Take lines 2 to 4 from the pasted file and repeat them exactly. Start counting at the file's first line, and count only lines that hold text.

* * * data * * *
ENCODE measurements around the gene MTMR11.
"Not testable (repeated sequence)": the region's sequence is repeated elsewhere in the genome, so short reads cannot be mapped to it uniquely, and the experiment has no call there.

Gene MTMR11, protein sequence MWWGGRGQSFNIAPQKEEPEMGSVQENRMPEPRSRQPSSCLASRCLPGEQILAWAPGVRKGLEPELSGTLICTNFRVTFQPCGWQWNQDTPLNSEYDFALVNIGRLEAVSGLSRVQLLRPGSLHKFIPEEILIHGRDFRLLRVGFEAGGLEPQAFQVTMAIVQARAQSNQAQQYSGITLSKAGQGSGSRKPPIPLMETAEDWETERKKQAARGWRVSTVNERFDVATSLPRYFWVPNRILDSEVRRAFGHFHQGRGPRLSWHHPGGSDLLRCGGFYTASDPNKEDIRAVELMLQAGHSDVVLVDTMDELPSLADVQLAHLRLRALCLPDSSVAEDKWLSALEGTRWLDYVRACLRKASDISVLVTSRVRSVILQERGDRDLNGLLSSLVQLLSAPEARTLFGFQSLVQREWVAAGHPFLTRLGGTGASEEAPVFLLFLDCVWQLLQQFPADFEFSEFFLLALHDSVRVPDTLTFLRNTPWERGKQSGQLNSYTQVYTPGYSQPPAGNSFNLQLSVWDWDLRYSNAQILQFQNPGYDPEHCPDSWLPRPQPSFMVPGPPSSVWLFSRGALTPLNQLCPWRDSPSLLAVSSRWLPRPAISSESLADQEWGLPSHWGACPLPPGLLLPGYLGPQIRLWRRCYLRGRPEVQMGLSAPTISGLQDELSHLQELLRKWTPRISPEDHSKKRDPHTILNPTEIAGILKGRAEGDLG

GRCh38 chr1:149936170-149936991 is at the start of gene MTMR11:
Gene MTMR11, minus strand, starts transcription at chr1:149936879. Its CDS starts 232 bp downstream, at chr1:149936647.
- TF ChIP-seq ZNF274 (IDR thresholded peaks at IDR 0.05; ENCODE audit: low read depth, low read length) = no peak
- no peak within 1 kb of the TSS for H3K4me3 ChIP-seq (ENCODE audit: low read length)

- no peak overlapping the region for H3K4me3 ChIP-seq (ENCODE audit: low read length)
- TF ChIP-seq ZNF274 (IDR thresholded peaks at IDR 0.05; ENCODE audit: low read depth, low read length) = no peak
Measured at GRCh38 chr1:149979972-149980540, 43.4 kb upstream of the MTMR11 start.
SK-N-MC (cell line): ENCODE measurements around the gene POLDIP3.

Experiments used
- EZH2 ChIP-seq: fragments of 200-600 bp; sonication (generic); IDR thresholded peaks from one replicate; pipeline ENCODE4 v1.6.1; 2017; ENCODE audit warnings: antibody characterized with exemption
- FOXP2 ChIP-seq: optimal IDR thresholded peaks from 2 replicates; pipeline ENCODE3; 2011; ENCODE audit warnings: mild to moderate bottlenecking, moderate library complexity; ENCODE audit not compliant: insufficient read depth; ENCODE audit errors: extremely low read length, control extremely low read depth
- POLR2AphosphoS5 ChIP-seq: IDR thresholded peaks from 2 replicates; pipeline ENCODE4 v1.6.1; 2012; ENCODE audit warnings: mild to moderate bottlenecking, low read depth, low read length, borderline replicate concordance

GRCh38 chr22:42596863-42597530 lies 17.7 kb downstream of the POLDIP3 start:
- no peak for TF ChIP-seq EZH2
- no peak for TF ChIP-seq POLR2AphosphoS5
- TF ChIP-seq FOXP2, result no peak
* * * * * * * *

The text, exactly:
"Not testable (repeated sequence)": the region's sequence is repeated elsewhere in the genome, so short reads cannot be mapped to it uniquely, and the experiment has no call there.

Gene MTMR11, protein sequence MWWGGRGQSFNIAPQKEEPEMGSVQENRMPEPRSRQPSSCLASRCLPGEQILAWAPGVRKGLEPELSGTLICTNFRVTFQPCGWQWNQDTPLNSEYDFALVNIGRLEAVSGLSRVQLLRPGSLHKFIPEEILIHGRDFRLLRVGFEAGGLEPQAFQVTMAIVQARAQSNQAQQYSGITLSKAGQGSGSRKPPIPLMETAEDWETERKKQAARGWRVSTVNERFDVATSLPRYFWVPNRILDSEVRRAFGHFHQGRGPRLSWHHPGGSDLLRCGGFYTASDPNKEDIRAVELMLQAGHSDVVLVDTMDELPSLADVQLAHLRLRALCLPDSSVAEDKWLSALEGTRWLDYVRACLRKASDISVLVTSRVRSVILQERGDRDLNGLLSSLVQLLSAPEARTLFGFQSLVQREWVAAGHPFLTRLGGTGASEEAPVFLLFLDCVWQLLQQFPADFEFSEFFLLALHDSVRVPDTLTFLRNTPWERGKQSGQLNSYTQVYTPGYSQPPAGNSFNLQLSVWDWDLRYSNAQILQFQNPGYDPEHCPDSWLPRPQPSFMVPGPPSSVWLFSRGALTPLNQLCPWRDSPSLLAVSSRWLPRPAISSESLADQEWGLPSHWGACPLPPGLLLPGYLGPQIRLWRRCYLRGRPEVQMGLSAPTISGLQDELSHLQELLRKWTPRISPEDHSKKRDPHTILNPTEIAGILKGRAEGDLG

GRCh38 chr1:149936170-149936991 is at the start of gene MTMR11: